“The key to change is learning to deal with uncertainty,” I said. In fact, it was the fourth time I had said it this week. I could hear them nodding on the phone. “I know” they said… “but how?”.
Uncertainty is something very few people enjoy. It shows up when we are made redundant; when we are applying for jobs; when we are thinking of going back to work; when we are forecasting our businesses; when we are waiting for a health diagnosis; when we are moving house…it shows up all the time and is probably the no. 1 fear people have when they walk through my door.
Our brain tends to have irrational tendencies to over-react and turn the anxiety levels up to 11. I hear the words “I hate not knowing” or “I’m just not sure”. There is a feeling of being stuck, paralysed by decision or feeling out of control as decisions are made for you.
Uncertainty causes us to feel stressed out, anxious and freaked out. The good news is however that there are ways to fight those feelings of uncertainty. When we use them, we are able to control our responses and that, dear reader, is resilience.
Let it be
The first step towards dealing with uncertainty is to let it be (anyone else singing?!). I used to advise letting go (again, singing?!) but ultimately I have found it’s not that straightforward. However, letting ‘it’ (i.e. the feelings of uncertainty, stress, anxiety) be feels easier. Acknowledging the feelings is a good start. Just like you might look out of the window and acknowledge the weather when we acknowledge our feelings we can become more self-aware. This doesn’t mean the feeling will go away (just like the rain doesn’t stop when you notice it) but you can be better prepared for coping with it (waterproofs or staying in).
This acknowledgement and/or curiosity is part of being mindful. To notice our feelings and thoughts brings us back into the present moment. This is important for reducing stress. We stop the cycle by recognizing the feeling and the reminding ourselves that we can’t predict the future, but we can help create it.
When we notice what’s going on we can accept it and that often brings some clarity to the situation. Let it be for now and know one thing: if anything is certain it’s that everything will change at some point – it always does.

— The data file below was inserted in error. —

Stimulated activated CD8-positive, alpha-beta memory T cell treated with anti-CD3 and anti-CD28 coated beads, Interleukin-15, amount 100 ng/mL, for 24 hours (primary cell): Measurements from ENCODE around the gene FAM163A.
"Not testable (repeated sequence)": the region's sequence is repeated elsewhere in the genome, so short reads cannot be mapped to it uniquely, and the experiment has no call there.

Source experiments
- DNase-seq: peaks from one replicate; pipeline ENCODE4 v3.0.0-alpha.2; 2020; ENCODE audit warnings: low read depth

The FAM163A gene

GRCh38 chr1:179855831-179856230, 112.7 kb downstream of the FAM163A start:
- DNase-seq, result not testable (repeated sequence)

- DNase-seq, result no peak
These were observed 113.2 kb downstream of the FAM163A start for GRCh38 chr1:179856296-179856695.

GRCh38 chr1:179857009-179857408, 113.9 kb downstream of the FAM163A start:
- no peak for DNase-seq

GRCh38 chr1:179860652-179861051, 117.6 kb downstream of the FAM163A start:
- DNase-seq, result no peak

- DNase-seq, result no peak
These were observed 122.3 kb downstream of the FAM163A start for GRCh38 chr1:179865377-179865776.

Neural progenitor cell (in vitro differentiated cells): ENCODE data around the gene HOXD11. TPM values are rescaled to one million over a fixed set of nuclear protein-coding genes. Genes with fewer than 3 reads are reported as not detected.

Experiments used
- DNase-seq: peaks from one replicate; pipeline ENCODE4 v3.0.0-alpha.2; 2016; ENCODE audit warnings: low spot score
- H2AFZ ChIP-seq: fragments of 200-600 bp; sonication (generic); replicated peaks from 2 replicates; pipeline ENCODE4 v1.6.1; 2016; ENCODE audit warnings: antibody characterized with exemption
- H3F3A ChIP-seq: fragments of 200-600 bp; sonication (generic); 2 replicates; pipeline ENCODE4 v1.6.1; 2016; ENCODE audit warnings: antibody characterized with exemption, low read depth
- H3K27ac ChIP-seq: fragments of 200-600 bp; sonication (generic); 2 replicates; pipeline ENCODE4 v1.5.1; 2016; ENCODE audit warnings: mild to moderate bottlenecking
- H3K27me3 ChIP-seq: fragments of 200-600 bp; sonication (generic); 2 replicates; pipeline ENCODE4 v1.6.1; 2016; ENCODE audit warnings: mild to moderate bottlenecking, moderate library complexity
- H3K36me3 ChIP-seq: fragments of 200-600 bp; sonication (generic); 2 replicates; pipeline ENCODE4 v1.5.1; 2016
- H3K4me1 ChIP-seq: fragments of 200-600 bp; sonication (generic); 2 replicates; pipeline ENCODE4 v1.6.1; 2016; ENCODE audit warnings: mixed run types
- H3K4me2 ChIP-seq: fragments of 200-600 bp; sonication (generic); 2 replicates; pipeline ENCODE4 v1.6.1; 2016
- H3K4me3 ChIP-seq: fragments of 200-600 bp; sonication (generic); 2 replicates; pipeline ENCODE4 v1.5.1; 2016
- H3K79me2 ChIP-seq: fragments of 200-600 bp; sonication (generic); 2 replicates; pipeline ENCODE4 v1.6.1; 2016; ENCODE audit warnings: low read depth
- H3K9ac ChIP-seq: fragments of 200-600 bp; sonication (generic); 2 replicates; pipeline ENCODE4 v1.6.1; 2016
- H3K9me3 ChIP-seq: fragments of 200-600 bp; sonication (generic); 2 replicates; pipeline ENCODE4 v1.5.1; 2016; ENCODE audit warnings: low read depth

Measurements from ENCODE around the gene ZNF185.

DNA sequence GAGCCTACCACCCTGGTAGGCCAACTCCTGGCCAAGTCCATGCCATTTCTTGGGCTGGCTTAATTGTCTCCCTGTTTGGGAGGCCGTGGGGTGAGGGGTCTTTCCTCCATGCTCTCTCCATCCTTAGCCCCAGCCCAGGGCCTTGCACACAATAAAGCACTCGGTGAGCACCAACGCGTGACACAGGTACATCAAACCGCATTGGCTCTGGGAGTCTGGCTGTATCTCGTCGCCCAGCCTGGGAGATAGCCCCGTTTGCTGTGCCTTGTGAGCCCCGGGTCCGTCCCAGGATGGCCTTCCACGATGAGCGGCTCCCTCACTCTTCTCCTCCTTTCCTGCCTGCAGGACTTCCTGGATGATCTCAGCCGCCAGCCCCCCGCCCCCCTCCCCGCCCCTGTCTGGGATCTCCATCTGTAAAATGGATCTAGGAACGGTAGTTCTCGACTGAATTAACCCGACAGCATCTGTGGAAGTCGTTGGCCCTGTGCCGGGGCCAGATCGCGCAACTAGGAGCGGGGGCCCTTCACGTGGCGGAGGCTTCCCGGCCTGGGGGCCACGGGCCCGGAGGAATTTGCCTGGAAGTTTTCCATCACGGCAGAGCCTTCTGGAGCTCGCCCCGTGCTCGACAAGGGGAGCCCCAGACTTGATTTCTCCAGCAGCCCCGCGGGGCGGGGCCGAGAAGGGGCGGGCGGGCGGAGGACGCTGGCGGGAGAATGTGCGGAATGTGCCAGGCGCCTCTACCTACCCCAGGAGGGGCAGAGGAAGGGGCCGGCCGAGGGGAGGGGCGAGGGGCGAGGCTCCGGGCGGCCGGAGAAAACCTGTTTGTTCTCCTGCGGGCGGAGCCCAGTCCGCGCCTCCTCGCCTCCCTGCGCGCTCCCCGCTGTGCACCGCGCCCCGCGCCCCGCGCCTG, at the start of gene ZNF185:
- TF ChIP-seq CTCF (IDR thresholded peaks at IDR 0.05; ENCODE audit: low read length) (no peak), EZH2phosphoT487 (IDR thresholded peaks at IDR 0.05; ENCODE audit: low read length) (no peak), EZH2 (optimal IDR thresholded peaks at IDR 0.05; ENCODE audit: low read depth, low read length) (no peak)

“Uncertainty is the only certainty there is, and knowing how to live with insecurity is the only security.” ~John Allen Paulos
Time to reflect
Whether you have noticed your thoughts and feelings or not, times of uncertainty can be a great time to reflect. By this I mean think back to a time when you faced a similar situation or felt similarly. You will have faced uncertainty before, you just might not remember it. In fact, you may look back and think that until this point everything in your life has been certain, or at least not as uncertain as it is now. That is called “hindsight bias” and it’s an illusion.
Take time to think and reflect on what helped you before. Write it down—and then read it when your anxiety or stressful thoughts start to take hold.
I talked in the LinkedIn group (Grow Your Potential) about my 3 core beliefs when it comes to coaching.
- We always have a choice (perhaps not the circumstances but the way we react)
- Change is possible
- You are enough
These are important because when you feel you can’t, I believe you can. Belief allows action. It doesn’t matter necessarily if you don’t believe in yourself, you can still take action because someone else (me) believes you can do it.
The action you take doesn’t have to be big. The key is to take it anyway. Remember that not taking action counts as taking action. There is always a choice. Here are some actions you could take in the face of uncertainty:
- Stick to your routine
- Make a plan of what you want to create rather than setting unrealistic expectations
- Ask yourself “What’s the worst that could happen” (not what’s the worst that will happen)?
- Take three deep breaths – in for 7 counts, out for 11 counts
- Meditate for 10 mins
- Get outside
- Take 10 mins of exercise
- Write down your successes (even if you feel they are small wins)
Help someone else
Helping someone else takes your mind off your own life and focuses on them. If you wanted to help someone today, perhaps you could share your experiences of how you deal with uncertainty or a time when you have been successful in the face of change. Maybe you could share your favourite action which you take to help you feel better/more in control/less anxious.